I'm not saying that I'll never use Linux anymore. I keep using it on the server-side and I might be back to a Linux laptop someday, due to Apple's newfound hostility to power users.

But just an FYI, the freedom argument doesn't really win me over. If all other things are equal, I prefer the open source solution of course, but I've got work to do, bills to pay, projects to finish and a family to take care of, so until Linux improves to the point where I can do those things without wasting time, I'll stay on MacOS.


>Many times it isn't Linux's fault of course. Surely you can't blame Linux for Skype not working

You sure as hell can, because distros love to break application compatibility as often as possible. It's basically the official sport of the Linux Desktop. It's 2018 and it's still basically impossible to distribute an application that will run on any Linux Desktop because of all the fragmentation.

But that's ok, because you can just release your application as open source and find some volunteers to maintain packages for it for all 200 distributions.

Even Linus recognizes what a goddamned shitshow application distribution is on Linux.


While Linux doesn't require as much tinkering to make things work on the desktop like it used to. It still does require more tinkering than out of the box MacOS or Windows10 and does have software support and availability issues for casual or non-developer use cases.

I too never used the freedom argument when using FOSS, but security and speed was a big issue. For the longest time, Linux was ahead of the curve - but I think MacOS and Windows and have since caught up. Windows is still banned in our company for security issues, MacOS is no-go for the price. So we are exclusively an Ubuntu shop. However, I personally prefer MacOS, but Ubuntu is a very very close second choice.


Usually people have problems with Linux, because they're installing bleeding edge distributions and sw. I remember coworker installing some distro with default BRTFS and wondering next week why he can delete some file and other FS related issues.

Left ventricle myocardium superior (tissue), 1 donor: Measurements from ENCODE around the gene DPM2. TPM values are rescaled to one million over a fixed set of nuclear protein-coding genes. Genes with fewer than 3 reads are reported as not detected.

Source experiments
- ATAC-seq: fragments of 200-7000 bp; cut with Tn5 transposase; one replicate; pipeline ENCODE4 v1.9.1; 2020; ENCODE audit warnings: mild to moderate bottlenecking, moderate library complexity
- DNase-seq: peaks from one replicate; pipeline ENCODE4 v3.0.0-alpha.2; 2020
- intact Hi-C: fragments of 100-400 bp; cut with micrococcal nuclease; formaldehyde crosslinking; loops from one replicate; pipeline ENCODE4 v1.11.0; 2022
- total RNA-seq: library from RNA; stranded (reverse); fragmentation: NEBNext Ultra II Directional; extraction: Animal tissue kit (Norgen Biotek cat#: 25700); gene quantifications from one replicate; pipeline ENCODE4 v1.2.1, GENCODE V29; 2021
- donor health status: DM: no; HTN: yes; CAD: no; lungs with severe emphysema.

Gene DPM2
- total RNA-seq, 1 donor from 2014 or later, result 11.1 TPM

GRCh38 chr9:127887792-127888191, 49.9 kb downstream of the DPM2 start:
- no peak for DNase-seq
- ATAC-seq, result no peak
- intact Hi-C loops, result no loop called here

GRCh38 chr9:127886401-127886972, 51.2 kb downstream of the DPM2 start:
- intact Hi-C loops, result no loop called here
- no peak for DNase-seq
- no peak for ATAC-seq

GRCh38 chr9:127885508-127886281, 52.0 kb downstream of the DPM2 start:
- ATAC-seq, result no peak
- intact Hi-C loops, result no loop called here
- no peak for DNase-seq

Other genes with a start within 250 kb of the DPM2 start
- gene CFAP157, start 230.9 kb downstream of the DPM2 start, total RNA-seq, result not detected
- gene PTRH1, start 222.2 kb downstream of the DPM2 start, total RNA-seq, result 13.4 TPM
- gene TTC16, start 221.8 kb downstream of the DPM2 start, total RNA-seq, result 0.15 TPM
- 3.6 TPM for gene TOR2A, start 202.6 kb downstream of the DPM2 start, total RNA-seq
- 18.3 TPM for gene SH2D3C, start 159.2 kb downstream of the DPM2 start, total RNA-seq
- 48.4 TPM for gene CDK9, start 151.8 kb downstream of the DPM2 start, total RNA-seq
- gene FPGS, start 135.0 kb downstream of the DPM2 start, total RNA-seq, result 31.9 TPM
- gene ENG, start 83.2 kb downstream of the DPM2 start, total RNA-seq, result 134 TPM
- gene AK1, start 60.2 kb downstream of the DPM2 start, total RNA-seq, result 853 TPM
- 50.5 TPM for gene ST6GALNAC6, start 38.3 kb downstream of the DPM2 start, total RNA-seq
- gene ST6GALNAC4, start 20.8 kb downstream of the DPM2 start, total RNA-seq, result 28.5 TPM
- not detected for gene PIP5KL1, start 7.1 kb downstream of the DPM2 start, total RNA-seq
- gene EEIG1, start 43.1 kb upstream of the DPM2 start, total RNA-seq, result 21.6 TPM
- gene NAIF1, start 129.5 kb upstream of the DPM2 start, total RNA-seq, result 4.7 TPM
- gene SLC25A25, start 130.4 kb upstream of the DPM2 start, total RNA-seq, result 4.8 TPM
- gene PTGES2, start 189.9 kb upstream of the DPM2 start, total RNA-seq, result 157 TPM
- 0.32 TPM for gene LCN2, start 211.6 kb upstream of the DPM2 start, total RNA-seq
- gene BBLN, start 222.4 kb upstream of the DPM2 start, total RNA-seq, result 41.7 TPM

If you stay with Debian stable, Ubuntu LTSes, or Centos you'll be fine. I promise.


..once you fix a few things [1]:

> This Windows 10 Setup Script turns off a bunch of unnecessary Windows 10 telemetery, bloatware, & privacy things. Not guaranteed to catch everything. Review and tweak before running. Reboot after running. Scripts for reversing are included and commented.

[1] https://gist.github.com/alirobe/7f3b34ad89a159e6daa1


Very guaranteed to not turn off Cortana in fact. Goodbye 300 MB of RAM.


I use Fedora on the desktop but keep a copy of Windows 10 in VirtualBox for times when I need to use Photoshop (I'm a web developer) or some other Windows-only tool.

I recently updated to the "Creators Update" and couldn't believe the amount of shit that popped up after the install asking me pointless questions, trying to integrate with things, trying to get me to activate OneDrive etc.

It's not just post-install either, this stuff pops up when you're in the middle of something else!

The thing I like most about Gnome is how it just stays out of the way. I don't use my OS, I use the applications I have installed. The shell should provide an optimal environment for them to run in and an easy way to launch them - and nothing else.

Don't get me wrong, I've been a fan of Windows for a long time and 10 is the best version for years, but the popular Linux distros and macOS seem to do a better job of staying out of the way of the user.